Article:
Things to Consider when Planning your Trip|
Time of the Year: What time of the year do you want to charter - summer, winter, or in between? And are you talking about your season or the season where you'll be chartering? Remember that seasons are reversed north or south of the equator!
The time period that you pick can have a significant impact upon the cost of your bareboat vacation. One way or the other, you're going to need to make a decision: Do you want to charter when the weather is at it's best and the prices at their highest, or will you accept a less favorable time period when prices are much lower? In many instances the cost of a bareboat can double during the high season so this is a decision that should not be taken lightly!
Day of the Week: Most people prefer to start and end their charter on a weekend to avoid taking more time off work than is necessary. However there are two reasons that you might want to start on a weekday instead: (1) Airfare costs less, flights are easier to find and you might find frequent flyer awards easier to get. (2) During popular periods, starting midweek helps you avoid the crowds, as there's usually a logical route to follow at any given charter destination and you'll be out of sync with most of the other boats.
Where to Charter: Charter Destinations provides you with a listing of all of the charter areas presently covered by eBare.com. Clicking on any of them will take you to a page where, among other things, you can find out what the weather is like at any time of the year.
Weather: The best weather and the highest prices generally coincide, as do the worst weather and the lowest prices. Other factors can influence price as well - for example; holiday periods could cost more even when the weather is not ideal.
Bareboat Pricing: Bareboat Companies have established a multi-level pricing structure in an effort to keep fleet utilization high throughout the year. For example the least costly time to charter a yacht in the Caribbean is during the height of the hurricane season and the highest pricing period is over the Christmas/New Years holidays and during February, March and early April.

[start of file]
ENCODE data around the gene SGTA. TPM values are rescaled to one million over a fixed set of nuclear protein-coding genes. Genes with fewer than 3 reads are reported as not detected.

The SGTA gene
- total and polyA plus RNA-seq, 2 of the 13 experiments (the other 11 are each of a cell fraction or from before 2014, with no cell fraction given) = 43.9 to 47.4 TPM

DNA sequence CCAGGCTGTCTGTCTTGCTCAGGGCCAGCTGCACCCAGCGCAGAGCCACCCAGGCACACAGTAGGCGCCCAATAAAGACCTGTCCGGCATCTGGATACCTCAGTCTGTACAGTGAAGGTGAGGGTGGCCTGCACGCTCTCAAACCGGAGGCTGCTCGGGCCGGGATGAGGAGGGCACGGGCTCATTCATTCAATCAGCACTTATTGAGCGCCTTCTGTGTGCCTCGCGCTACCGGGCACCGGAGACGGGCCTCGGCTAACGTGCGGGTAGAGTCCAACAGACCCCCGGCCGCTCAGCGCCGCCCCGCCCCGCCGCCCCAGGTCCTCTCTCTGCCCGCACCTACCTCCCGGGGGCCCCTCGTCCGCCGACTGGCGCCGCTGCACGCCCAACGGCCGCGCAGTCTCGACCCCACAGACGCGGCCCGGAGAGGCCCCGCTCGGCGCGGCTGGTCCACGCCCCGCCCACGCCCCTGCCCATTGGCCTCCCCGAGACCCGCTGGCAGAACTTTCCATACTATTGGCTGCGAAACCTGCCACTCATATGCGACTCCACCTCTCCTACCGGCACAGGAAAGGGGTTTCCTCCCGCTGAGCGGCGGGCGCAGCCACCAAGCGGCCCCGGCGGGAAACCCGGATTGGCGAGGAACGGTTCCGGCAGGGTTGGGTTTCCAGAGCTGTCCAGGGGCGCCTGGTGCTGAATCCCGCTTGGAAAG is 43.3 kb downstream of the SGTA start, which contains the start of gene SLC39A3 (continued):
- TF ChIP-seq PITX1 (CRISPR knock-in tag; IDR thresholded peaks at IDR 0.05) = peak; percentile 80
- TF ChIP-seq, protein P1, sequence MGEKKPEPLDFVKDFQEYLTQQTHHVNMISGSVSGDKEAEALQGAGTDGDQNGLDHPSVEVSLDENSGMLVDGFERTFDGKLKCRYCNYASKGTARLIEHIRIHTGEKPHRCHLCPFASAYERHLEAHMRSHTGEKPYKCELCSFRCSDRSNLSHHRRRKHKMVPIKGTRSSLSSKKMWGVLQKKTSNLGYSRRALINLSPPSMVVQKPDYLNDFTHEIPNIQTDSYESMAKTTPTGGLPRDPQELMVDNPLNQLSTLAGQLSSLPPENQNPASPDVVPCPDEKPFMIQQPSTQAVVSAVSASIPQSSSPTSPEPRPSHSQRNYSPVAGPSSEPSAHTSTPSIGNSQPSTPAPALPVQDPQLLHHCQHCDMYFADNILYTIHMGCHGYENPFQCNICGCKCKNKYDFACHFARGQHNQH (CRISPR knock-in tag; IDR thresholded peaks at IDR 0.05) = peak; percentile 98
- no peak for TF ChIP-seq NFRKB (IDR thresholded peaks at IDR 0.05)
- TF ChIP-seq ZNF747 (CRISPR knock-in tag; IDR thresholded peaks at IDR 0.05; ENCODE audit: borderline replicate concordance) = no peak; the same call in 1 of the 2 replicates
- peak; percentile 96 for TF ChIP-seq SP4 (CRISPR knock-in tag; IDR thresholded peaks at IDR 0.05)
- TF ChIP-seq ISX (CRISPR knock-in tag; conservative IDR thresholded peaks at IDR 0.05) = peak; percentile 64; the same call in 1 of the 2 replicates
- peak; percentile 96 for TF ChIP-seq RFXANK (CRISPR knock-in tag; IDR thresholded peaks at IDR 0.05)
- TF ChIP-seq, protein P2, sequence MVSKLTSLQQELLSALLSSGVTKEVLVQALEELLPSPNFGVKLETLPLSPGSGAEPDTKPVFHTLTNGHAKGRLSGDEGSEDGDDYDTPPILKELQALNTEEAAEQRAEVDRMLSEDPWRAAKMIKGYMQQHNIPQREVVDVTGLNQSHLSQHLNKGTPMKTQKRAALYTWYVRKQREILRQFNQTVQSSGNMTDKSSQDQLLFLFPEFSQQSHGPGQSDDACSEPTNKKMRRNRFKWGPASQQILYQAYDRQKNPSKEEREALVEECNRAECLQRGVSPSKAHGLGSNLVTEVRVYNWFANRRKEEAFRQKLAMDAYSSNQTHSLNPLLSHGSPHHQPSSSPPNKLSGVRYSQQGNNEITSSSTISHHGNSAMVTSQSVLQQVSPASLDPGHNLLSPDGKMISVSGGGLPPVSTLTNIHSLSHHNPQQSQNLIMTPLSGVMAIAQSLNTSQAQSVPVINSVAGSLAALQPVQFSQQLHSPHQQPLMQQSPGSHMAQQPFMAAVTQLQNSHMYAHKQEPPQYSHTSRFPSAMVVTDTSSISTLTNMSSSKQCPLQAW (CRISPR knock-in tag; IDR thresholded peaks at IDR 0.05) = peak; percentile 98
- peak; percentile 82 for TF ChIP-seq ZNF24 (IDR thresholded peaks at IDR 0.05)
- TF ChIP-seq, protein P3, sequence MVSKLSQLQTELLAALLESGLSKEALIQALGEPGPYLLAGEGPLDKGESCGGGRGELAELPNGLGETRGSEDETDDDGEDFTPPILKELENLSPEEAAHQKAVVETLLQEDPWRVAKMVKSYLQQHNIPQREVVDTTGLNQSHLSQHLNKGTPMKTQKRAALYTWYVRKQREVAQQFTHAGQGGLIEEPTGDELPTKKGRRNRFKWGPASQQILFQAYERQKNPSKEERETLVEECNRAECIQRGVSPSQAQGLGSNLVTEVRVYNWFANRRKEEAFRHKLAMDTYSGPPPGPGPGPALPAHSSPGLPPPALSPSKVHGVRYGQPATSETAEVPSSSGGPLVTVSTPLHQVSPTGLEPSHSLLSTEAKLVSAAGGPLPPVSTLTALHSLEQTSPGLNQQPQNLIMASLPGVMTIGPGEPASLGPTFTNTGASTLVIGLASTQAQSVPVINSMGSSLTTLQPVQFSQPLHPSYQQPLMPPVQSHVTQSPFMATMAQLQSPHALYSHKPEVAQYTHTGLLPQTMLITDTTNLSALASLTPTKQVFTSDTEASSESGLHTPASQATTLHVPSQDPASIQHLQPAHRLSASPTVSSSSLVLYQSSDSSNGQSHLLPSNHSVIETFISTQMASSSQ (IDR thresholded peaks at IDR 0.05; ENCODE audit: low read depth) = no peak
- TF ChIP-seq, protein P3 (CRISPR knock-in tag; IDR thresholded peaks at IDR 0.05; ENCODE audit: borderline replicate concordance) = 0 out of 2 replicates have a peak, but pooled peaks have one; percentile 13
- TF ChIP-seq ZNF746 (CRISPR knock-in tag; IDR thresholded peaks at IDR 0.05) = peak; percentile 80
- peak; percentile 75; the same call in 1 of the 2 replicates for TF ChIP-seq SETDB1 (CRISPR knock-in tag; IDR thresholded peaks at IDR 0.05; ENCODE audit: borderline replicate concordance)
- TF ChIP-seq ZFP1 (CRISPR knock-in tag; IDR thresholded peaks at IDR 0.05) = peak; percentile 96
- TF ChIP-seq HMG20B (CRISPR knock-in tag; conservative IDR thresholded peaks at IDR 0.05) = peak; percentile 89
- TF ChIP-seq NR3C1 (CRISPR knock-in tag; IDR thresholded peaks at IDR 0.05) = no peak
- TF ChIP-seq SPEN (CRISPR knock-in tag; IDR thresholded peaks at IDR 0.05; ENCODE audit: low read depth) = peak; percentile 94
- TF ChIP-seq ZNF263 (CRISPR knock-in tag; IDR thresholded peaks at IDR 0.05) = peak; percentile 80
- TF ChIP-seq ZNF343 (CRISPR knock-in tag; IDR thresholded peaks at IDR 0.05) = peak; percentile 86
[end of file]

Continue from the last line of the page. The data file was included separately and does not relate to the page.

The weekly rate for yachts during high season is nearly double their rate during the lowest pricing period taking free days into consideration. During the remainder of the year, "shoulder" seasons are priced somewhere in between these two extremes.
Comparing Prices: As no two bareboat companies agree on exactly when the seasons change you'll find that one company may represent a better value in January while another has the pricing edge in February. Always check pricing for the particular time period that you have chosen. Changing your dates by even a few days will often make a big difference in your charter cost.
Having Your Cake and Eating It Too: Certain times of the year can provide both lower prices and the expectation of good weather, too. Prices tend to be lower just before or just after the Christmas/New Years period as most people do not tend to vacation then. For example, in the Virgin Islands the 2000 price of a new Lagoon 410 catamaran from TMM in mid-December was just $3890, while a week later that same yacht chartered for $6170! In January this same catamaran dropped to $5220 before returning to $6170 in February. If you are flexible on dates, use supply and demand to your advantage!
Summers in the Caribbean: If school holidays dictate that you must charter during the summer months and you wish to charter in the Caribbean, Florida or the Bahamas we strongly recommend planning your charter for June or early July. Temperatures are a little cooler, the wind's a little stronger, and chances of a tropical weather disturbance are quite low. If you want to sail the Caribbean on yacht with four or more cabins in June or July, book it up to a year in advance as otherwise you may find it sold out! Organizations charter these particular yachts way ahead of time to use for sailing camps for school children during the summer holidays.
Book Well in Advance: Book as far ahead of time as you can, particularly for high season. In some cases a year in advance is none too soon! That way you can get the boat that you want - not choose from the boats that are left. You can sometimes find last-minute specials that offer price savings, but bear in mind that the yachts offered are the ones that nobody else wanted and that the savings you get on the yacht are usually offset by the cost of last-minute airfare.
Don't Shop on Price Alone: Avoid the temptation to charter the cheapest yacht you can find unless you really can't afford better! The cost of the yacht is just a fraction of your overall trip expense. See our separate sections on Budgeting Considerations. and Comparing Bareboat Companies
Contact us: And let us know what "words of wisdom" we've failed to mention in this section. We value your suggestions. Send us an e-mail and thank you for participating!